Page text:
Those familiar with my writing know that vivid settings are important to my storytelling—whether exotic foreign locales (including invented planets), the glorious wilderness, the shimmering world under the waves, or the flavor of downtown streets. I confess I gravitate to the outdoors when possible, and find it boring when scenes and sometimes whole stories are devoted to characters talking in generic rooms. When I’m working with student writers, I “open up the toolbox” of techniques to try in the pursuit of fully textured fiction. I’ve found that setting and landscape are often forgotten in the development of character and conflict, but they can be powerful in establishing the emotional tone of a scene. Witness Shakespeare’s plays that famously use weather and landscape as symbolic mirrors of the human comedy or drama.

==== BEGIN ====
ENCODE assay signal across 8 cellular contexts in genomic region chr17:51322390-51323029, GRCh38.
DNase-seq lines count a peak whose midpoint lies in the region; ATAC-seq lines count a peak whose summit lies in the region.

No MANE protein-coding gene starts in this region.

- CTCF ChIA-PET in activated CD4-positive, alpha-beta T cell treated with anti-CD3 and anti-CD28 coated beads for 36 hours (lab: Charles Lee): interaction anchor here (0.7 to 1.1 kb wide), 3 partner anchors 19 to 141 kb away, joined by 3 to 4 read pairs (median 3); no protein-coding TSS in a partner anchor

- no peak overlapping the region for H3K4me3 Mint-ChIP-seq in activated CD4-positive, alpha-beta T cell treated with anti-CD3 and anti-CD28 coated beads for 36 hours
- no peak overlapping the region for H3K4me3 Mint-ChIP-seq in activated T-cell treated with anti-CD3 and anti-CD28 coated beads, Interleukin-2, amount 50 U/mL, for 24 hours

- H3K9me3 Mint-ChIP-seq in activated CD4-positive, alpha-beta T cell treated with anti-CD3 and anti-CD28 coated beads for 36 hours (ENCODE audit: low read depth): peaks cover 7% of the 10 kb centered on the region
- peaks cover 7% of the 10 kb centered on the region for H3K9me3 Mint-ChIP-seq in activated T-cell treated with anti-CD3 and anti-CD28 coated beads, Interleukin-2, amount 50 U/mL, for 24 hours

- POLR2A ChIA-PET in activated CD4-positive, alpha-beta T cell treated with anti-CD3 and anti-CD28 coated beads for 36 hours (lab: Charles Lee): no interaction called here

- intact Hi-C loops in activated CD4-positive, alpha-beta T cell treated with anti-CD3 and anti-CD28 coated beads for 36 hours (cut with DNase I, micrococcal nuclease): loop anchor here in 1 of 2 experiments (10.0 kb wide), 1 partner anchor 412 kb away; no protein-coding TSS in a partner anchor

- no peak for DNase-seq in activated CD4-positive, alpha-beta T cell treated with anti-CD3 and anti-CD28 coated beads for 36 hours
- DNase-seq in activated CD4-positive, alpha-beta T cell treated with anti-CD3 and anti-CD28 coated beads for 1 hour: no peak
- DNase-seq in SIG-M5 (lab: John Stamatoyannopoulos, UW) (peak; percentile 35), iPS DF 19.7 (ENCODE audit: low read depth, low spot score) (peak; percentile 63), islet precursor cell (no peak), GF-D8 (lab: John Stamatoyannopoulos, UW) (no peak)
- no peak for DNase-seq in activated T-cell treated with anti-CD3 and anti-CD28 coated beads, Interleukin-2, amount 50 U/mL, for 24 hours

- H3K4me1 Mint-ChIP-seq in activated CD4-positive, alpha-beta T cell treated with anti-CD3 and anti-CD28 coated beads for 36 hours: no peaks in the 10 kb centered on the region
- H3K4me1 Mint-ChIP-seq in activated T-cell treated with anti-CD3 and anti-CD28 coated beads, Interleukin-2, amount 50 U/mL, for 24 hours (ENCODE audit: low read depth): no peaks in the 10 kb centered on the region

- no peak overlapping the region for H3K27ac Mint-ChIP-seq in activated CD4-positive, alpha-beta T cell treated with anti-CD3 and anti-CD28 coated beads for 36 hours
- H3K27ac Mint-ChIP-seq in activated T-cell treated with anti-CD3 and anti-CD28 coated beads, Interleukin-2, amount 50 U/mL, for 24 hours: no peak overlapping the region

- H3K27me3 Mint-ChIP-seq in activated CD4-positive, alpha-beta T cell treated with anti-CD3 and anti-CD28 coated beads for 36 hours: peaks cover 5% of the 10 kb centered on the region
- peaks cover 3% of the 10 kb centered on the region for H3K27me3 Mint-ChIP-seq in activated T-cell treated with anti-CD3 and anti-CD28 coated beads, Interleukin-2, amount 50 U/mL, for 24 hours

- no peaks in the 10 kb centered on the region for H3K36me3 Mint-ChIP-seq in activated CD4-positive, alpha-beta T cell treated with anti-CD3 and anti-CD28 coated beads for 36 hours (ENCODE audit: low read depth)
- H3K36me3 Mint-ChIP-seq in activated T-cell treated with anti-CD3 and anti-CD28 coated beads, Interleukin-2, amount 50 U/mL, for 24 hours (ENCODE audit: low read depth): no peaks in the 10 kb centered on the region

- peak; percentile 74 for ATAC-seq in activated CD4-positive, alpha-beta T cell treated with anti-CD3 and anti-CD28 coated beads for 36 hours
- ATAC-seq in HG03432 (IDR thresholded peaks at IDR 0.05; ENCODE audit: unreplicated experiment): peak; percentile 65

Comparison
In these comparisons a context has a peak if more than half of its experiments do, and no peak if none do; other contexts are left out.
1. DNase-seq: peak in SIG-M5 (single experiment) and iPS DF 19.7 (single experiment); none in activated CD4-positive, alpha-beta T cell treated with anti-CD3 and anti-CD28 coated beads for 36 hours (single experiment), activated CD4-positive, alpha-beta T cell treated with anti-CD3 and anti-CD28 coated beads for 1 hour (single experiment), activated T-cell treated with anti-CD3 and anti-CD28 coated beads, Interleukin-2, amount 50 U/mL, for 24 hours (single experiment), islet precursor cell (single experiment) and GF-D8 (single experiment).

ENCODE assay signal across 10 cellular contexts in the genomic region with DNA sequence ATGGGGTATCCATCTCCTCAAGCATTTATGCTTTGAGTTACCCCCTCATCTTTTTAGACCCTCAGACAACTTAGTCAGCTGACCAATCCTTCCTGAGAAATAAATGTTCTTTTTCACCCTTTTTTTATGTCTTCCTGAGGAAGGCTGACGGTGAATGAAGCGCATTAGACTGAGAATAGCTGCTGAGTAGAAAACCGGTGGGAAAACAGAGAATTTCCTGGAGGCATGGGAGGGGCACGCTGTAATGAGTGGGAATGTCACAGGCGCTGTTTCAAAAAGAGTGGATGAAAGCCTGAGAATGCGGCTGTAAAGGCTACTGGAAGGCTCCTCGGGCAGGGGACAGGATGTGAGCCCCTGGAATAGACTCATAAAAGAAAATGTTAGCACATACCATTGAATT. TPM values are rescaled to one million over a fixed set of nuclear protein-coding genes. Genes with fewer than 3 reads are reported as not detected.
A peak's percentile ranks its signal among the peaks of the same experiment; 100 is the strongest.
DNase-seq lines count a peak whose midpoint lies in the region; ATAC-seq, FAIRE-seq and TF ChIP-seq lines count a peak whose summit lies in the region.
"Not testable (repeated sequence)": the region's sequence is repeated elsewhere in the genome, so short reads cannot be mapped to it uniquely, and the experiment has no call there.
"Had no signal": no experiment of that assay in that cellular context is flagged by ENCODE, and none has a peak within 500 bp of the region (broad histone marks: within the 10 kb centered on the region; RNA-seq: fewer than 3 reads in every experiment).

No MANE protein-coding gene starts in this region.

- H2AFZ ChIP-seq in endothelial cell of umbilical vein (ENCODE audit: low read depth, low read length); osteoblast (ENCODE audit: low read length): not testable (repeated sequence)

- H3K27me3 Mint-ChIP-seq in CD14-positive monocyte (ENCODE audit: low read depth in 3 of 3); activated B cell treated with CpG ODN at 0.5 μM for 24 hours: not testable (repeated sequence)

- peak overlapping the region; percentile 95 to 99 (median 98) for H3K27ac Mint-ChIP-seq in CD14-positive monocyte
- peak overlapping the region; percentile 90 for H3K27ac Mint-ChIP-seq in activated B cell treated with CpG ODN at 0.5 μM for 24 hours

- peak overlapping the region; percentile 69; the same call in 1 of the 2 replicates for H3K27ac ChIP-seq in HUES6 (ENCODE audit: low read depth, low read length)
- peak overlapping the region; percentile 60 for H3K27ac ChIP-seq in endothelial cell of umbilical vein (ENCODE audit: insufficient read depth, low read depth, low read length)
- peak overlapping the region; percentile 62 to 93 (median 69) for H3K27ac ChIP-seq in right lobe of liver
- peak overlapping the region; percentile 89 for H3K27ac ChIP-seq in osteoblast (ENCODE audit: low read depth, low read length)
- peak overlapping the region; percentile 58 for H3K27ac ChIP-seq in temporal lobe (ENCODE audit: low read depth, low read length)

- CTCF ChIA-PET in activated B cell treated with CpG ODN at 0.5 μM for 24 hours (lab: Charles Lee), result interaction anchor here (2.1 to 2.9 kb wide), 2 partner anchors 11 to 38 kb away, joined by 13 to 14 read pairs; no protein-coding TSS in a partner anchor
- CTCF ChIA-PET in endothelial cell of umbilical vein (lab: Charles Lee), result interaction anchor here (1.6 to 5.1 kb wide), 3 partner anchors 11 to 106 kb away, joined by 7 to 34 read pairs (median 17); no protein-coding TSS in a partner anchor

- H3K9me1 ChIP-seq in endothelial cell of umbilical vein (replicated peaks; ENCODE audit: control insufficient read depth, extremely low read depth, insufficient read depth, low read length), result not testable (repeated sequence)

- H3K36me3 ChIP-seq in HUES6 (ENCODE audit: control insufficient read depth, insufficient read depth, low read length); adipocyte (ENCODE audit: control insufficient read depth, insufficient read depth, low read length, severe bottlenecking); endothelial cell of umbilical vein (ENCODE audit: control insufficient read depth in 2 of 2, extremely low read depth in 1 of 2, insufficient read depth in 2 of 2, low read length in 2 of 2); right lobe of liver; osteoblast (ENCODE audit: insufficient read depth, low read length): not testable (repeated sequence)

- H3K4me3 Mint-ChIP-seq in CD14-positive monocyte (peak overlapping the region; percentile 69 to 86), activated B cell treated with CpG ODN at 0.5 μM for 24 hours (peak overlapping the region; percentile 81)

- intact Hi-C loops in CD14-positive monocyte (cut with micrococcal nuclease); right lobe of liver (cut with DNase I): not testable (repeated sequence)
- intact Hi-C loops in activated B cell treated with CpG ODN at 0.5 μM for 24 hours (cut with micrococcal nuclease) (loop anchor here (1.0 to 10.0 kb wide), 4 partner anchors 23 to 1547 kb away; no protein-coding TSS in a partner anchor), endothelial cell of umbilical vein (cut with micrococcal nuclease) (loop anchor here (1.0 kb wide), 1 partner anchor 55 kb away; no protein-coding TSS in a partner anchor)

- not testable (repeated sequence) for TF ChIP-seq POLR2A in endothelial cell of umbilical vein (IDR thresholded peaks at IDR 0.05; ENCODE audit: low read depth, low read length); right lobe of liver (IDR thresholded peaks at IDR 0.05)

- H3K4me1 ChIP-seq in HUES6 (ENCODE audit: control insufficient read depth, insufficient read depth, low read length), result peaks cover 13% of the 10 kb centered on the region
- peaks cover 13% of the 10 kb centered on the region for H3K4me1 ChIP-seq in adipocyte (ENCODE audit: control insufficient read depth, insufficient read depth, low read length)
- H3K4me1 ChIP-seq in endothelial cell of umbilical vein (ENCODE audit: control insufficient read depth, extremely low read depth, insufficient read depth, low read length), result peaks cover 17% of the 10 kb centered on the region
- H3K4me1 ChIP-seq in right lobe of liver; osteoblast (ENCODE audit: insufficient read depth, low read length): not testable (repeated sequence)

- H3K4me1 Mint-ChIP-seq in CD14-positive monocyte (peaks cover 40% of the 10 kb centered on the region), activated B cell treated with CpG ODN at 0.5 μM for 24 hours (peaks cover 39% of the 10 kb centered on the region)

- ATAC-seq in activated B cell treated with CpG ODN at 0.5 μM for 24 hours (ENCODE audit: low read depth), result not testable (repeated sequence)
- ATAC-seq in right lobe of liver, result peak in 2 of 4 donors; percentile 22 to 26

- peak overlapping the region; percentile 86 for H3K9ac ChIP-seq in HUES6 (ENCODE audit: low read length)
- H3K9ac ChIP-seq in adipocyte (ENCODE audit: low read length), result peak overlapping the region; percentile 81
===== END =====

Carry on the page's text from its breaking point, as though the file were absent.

“This castle hath a pleasant seat; the air
Nimbly and sweetly recommends itself
Unto our gentle senses.” (MacBeth, Act I Scene 6)
A perfect moment to lull us into relaxation before the horrific events to come.
“It was the owl that shriek’d, the fatal bellman,
Which gives the stern’st good-night.” (Macbeth. ACT II Scene 2) Continue reading